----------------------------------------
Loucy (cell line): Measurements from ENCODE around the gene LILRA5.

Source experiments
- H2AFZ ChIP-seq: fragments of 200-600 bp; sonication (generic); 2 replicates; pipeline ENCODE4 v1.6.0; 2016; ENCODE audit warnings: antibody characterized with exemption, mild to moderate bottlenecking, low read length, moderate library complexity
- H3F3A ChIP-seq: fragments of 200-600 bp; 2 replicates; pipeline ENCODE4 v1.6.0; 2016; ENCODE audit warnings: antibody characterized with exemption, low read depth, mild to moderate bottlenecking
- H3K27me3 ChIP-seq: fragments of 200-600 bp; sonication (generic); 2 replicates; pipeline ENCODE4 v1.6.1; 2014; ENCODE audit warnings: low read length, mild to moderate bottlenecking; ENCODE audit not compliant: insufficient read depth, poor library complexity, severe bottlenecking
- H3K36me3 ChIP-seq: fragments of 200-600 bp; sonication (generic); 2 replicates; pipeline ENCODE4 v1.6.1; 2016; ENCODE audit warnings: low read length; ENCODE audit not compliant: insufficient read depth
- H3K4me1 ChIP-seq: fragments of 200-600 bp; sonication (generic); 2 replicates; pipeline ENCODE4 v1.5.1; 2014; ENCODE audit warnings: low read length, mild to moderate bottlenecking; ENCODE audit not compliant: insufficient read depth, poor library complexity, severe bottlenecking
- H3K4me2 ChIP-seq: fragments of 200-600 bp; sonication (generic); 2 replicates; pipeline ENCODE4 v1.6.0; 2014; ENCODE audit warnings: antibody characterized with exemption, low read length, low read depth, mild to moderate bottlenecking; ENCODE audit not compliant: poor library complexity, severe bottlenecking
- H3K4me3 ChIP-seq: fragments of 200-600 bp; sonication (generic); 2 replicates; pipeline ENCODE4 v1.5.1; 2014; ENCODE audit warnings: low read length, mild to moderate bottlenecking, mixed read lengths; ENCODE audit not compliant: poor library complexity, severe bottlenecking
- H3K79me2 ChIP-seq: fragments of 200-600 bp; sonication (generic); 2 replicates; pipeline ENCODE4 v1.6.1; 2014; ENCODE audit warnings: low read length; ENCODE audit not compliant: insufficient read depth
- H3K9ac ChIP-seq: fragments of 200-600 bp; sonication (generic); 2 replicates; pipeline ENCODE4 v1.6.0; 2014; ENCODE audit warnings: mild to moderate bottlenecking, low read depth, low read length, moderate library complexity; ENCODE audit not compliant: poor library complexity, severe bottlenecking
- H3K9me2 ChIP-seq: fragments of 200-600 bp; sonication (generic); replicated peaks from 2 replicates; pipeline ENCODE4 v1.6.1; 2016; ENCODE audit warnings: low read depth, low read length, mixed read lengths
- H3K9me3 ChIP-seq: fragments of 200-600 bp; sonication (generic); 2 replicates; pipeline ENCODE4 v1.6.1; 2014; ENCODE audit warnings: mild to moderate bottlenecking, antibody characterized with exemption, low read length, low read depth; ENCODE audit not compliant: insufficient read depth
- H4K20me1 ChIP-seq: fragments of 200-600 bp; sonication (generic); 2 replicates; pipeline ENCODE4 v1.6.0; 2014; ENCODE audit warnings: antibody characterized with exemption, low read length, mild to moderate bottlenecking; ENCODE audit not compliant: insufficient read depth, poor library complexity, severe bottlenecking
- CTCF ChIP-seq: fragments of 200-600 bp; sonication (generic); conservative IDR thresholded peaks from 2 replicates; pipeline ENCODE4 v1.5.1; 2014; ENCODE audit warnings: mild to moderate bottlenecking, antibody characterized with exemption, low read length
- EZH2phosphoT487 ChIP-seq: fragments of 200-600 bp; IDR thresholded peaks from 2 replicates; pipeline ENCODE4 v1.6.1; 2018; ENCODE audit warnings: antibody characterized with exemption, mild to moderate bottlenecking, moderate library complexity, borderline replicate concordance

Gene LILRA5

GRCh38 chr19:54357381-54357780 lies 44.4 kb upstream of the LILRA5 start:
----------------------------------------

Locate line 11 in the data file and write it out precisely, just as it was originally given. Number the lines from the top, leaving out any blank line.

- H3K9ac ChIP-seq: fragments of 200-600 bp; sonication (generic); 2 replicates; pipeline ENCODE4 v1.6.0; 2014; ENCODE audit warnings: mild to moderate bottlenecking, low read depth, low read length, moderate library complexity; ENCODE audit not compliant: poor library complexity, severe bottlenecking